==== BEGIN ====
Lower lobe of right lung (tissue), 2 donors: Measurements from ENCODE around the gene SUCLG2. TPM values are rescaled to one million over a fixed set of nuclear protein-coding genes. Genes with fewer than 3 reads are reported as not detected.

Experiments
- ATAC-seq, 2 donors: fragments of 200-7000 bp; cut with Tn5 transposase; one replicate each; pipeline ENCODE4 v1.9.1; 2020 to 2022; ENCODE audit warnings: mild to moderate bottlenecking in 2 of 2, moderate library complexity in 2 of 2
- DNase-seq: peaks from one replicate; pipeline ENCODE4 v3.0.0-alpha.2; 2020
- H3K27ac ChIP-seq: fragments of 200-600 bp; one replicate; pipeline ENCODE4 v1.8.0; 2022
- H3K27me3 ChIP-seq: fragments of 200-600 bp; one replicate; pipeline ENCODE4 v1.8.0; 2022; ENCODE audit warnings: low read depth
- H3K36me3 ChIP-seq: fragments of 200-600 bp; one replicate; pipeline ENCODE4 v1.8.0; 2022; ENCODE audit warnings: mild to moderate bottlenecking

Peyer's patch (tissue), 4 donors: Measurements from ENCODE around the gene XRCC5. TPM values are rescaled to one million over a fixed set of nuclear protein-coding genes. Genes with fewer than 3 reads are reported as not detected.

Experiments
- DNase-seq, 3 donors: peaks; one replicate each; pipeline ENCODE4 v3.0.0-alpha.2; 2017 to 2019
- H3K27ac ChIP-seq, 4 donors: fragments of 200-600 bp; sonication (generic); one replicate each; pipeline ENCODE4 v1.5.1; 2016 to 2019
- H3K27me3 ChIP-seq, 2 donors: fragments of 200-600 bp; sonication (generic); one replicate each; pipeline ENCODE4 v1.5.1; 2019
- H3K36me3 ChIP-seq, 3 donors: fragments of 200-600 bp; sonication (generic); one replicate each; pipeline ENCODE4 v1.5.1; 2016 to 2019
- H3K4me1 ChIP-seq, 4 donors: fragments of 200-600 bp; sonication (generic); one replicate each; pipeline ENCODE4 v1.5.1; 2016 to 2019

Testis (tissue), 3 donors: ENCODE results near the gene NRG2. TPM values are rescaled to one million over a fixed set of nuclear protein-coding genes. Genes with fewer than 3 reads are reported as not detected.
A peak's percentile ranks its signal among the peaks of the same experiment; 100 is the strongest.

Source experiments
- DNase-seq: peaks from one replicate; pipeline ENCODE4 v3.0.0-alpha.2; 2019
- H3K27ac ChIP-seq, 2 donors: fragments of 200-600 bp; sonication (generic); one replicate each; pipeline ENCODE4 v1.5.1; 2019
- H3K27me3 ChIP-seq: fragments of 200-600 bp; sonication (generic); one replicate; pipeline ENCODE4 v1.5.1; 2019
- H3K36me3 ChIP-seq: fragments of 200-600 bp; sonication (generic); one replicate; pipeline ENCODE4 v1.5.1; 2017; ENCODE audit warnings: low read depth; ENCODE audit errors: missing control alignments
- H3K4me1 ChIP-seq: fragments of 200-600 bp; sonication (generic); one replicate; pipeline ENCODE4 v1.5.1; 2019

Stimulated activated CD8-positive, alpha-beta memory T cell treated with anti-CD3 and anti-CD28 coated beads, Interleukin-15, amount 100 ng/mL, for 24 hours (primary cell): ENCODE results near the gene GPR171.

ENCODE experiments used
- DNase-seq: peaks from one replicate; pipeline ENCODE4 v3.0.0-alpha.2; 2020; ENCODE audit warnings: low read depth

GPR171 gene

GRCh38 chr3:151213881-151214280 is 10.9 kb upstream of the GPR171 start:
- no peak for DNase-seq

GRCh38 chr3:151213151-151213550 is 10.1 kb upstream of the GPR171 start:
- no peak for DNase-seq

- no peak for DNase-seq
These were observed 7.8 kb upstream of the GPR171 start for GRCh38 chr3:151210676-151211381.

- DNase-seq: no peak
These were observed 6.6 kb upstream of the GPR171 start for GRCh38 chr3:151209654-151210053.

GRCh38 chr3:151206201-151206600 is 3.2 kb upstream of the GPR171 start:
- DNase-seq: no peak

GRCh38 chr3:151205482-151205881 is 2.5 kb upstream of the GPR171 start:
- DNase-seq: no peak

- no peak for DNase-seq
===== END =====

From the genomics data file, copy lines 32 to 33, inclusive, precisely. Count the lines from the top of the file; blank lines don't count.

These were observed 7.8 kb upstream of the GPR171 start for GRCh38 chr3:151210676-151211381.

- DNase-seq: no peak